In a bid to save the Earth, many people are hopping onto the bandwagon and ditching plastic straws for reusable ones. But some are deterred from doing so, discouraged by the difficulty of storing and carrying around reusable straws.
Three Singapore-based designers – Lim Jing Jie, 22, Tommy Cheong and Kevin Yeo, both 24, have created their own reusable straw, which they claim is more practical to use.
Touted as the world’s first reusable straw that can be reassembled to fit snugly into one’s pocket, the trio’s straw design includes a silicone tip for its user to chew on.
In an exclusive interview with Business Insider, Lim revealed what sparked the idea of designing a chewable straw tip.
The industrial design students had noticed that many people who use plastic straws tend to unconsciously chew on them.
This, they thought, could be the reason why some people are deterred from using hard, stainless steel reusable straws.
When he pitched the idea of chewable reusable straws to friends, “they would get very excited and that’s when we knew we had hit on a unspoken want,” he said.
And with that, Chew Inc. was born.
Instead of having what looks like a long, metal pole sticking out of your pockets, this new type of straw can be taken apart and reassembled for easy storage.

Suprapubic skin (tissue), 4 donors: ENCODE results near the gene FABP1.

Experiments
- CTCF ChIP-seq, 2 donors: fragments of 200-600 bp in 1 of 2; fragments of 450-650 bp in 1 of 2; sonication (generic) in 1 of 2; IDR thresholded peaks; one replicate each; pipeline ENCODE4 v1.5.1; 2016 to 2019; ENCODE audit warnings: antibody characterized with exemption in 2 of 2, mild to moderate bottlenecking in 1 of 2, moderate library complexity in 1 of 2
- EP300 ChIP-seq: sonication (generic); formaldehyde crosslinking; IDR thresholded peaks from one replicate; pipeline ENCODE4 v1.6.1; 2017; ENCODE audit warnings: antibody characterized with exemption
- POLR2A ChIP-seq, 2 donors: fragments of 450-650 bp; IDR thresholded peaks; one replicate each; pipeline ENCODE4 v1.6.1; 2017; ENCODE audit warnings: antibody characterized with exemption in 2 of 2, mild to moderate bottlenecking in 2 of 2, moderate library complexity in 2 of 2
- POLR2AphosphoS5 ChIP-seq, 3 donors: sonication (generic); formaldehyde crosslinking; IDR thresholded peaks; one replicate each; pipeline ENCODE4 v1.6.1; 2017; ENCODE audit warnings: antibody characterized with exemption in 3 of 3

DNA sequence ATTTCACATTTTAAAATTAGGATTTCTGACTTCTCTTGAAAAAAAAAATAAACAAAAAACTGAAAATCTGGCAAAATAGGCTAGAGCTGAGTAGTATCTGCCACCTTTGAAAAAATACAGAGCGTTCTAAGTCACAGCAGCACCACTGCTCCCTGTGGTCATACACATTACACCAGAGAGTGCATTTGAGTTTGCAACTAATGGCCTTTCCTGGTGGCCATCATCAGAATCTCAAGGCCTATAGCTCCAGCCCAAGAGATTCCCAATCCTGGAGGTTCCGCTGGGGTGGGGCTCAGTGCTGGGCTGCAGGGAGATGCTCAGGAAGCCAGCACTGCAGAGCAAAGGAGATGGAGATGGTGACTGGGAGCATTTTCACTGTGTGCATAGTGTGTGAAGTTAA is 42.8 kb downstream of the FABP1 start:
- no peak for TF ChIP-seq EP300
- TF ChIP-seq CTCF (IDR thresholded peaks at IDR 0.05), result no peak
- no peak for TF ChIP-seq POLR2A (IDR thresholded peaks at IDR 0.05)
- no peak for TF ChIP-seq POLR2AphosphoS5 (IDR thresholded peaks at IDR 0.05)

It is then stored in a slim case with a handle on top.
And that is not all of its features.
The case each straw comes in features vents for drying. After rinsing it, users are meant to spin the residual water out of the case.
Lim said that among all the methods they tried, they found spinning was the most clean and simple way of drying a reusable straw.
Earlier this month, Chew Inc took to crowdfunding website Kickstarter with a goal of raising S$20,000 ($AU20,389) for their straws.
Not only did it reach its target in less than a week, the amount raised continued to grow and currently stands at S$21,567 ($AU21,987) with 23 days to go.
On why they chose to raise funds through crowdfunding, Lim said: “We believe in building the community first and generating buzz organically. Even if we’ve got external investors, the product might not sell and it would be a waste of investment.”
It’s a good thing they hit their target. Lim told Business Insider that they would have probably dropped the project if they had not reached their crowdfunding goal, because it would have meant that the market was not supportive of the idea.
While the Chew Inc straw could soon become reality, bubble tea lovers – you might have to hold your horses. As of now, Chew Inc does not offer a variation in straw sizes.
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